Change At Six Flags Essay

1486 words - 6 pages

When Six Flags’ shareholders became unhappy with the overall performance of their company, they demanded a drastic change. Shareholders insisted that the management and board of directors were replaced immediately (Ryan, 2006). The fight for control of the company was led by Daniel Snyder, owner of the Washington Redskins and Red Zone LLC. Snyder began a proxy battle with the company and finally won the battle and took over as chairman of the board (Donnelly, 2005). However, there were serious problems facing the company including dilapidated parks, inability to attract the right audience, an excessive amount of debt, and a falling stock price. Snyder immediately restructured the organization to begin improving their weak performance. Eventually Six Flags regained its place within the industry, but there were several key factors that were overlooked when implementing the turnaround strategy.
When Snyder took over Six Flags in 2005, he inherited the “largest theme park company in the world” as well as the declining performance of this company (Ryan, 2006). One of Six Flags’ primary problems was that their main assets had been severely neglected. Though the company operated over 25 theme parks, not all of these parks were valued added to the company. For instance, one park in New York was described as nothing more than “a souped-up county fair” (Ryan, 2006). Six Flags parks were in general disrepair. Chipping paint and filthy restrooms detracted from the customer experience. Additionally, Six Flags did not have a strong competitive strategy. Their business was seasonal and they did not attract a lucrative audience to their parks. “Deeply discounted” season passes attracted more teenagers than families (Ryan, 2006). Six Flags’ parks became more of a teenage hangout than a gathering place for young families (Hyman, 2006). Moreover, the company’s long-term debt was excessive. Six Flag’s debt increased significantly between 2003 and 2006 as its current ratio progressively declined (“Six Flags financials,” n.d.). This means that the company was increasing unable to pay off its obligations if they came due (Keown, Martin, & Petty, 2011). Six Flags had accumulated $2,242.4 million in debt by 2005. Finally, the company’s stock price plummeted. In 1999, Six Flag shares were trading at $40 per share and just seven years later, shares were trading for around $5 (Krantz, 2006). For Six Flags to regain its position in the theme park industry, it was necessary for their management team to concentrate on their improving the performance and perception of their brand.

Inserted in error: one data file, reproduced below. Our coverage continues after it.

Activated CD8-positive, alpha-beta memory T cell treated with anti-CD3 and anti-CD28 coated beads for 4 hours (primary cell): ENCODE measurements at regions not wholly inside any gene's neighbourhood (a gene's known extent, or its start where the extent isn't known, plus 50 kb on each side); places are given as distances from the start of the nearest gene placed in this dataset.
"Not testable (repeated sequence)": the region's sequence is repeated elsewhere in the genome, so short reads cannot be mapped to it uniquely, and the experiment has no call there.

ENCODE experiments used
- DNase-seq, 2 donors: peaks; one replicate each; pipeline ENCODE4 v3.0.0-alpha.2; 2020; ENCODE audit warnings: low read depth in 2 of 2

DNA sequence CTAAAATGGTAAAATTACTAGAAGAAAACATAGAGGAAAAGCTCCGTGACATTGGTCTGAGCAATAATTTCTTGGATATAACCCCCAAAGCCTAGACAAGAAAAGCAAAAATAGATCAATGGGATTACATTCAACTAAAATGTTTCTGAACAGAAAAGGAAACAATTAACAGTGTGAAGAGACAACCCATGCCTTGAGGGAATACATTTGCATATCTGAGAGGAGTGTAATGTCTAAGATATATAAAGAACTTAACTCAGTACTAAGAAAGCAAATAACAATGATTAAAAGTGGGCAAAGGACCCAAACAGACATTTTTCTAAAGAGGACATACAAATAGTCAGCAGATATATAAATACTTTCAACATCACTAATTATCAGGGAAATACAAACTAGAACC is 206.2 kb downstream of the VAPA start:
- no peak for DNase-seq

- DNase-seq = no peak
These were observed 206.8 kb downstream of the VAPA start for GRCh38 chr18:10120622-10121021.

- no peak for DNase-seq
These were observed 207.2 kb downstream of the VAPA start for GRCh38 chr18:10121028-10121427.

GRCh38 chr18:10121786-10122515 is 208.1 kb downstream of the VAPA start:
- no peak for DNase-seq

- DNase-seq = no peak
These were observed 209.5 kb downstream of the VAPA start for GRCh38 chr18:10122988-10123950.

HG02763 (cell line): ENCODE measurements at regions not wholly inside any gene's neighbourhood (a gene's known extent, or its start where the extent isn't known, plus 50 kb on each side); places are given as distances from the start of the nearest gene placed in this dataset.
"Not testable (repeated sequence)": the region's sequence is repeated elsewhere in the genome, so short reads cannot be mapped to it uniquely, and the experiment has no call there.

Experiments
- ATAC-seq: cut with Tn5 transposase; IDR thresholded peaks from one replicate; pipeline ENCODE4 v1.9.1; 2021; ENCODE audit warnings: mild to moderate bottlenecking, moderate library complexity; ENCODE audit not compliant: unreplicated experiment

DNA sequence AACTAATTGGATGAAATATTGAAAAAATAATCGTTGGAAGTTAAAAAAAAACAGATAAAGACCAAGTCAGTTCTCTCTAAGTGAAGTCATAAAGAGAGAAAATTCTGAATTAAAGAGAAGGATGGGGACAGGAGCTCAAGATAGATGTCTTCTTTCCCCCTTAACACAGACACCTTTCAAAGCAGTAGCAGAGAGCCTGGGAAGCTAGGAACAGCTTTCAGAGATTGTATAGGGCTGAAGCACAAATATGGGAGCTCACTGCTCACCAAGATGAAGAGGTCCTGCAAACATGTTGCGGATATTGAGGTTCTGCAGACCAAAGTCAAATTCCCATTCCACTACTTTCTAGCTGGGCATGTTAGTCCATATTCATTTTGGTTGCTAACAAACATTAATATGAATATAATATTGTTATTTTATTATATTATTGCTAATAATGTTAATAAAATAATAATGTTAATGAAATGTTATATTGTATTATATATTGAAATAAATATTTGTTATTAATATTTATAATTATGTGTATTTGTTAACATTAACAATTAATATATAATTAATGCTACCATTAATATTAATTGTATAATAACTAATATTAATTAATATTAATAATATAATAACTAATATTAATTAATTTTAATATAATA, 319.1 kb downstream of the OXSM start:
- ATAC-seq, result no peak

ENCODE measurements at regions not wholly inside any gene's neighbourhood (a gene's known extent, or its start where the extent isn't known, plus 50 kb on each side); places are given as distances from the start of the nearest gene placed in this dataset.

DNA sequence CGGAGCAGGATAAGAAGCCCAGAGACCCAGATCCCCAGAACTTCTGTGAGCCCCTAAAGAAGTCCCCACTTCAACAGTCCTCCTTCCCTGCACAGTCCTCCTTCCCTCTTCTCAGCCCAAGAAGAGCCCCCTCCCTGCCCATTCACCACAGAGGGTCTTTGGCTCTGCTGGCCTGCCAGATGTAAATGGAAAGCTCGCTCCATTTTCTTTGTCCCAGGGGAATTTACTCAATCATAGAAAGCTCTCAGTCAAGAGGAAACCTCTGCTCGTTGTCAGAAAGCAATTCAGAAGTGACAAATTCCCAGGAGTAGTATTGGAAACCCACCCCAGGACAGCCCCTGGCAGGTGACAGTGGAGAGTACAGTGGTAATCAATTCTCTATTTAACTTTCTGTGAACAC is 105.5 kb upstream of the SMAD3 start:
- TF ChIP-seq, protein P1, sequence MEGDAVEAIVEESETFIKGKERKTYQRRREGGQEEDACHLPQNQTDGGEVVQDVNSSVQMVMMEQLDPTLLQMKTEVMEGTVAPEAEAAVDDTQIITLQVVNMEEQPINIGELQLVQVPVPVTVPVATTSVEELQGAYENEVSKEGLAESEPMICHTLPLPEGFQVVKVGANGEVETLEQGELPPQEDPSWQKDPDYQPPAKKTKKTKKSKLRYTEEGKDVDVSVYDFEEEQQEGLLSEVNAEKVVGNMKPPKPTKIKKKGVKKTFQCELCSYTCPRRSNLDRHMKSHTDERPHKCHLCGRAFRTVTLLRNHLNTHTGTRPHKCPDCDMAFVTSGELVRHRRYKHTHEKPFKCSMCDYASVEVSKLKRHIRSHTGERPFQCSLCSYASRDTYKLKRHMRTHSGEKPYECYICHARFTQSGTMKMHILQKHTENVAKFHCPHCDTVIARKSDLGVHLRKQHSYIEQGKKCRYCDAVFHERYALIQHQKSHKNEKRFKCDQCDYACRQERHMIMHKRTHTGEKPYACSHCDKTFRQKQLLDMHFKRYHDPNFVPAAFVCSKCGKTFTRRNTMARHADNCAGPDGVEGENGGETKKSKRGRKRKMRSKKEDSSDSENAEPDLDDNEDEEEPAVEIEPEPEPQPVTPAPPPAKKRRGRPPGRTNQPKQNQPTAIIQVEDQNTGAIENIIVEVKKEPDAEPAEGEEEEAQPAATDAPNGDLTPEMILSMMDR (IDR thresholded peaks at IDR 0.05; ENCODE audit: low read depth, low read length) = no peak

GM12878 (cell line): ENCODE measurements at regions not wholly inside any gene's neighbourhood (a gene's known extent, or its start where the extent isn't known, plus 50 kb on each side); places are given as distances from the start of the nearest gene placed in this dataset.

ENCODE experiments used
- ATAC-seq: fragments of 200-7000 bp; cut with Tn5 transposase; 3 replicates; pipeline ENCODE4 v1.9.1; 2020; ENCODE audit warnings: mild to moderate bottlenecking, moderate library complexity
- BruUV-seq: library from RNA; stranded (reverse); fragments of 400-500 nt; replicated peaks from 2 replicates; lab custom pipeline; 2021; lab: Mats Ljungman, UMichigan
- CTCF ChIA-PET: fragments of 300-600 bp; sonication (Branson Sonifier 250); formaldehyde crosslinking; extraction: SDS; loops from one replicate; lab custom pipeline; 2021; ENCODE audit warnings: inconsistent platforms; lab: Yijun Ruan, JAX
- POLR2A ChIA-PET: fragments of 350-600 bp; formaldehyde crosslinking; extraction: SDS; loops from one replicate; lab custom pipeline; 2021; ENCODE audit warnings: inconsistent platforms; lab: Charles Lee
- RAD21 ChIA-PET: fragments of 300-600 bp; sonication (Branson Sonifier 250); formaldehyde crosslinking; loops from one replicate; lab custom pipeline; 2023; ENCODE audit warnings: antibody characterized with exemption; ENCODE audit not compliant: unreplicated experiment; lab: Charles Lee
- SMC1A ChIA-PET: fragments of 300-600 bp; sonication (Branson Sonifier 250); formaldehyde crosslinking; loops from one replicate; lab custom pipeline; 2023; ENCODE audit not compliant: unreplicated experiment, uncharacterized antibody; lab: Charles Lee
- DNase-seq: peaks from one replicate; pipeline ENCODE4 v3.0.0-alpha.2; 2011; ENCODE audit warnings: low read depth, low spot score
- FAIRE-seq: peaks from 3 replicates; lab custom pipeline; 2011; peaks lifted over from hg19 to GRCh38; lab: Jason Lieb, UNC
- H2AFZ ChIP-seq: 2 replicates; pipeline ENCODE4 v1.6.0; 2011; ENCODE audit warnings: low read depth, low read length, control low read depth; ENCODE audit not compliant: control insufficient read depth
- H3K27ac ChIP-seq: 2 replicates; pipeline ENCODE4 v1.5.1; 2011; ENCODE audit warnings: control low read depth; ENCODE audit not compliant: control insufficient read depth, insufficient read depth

In order to turn the struggling company around, Snyder’s first order of business was to hire an entirely new board of directors and appoint Mark Shapiro, a former ESPN programmer, as CEO of Six Flags (Donnelly, 2005). Neither Shapiro nor the new board had particular experience with Six Flags or retrenchment strategies, but Snyder believed this governance group would help the company recover...

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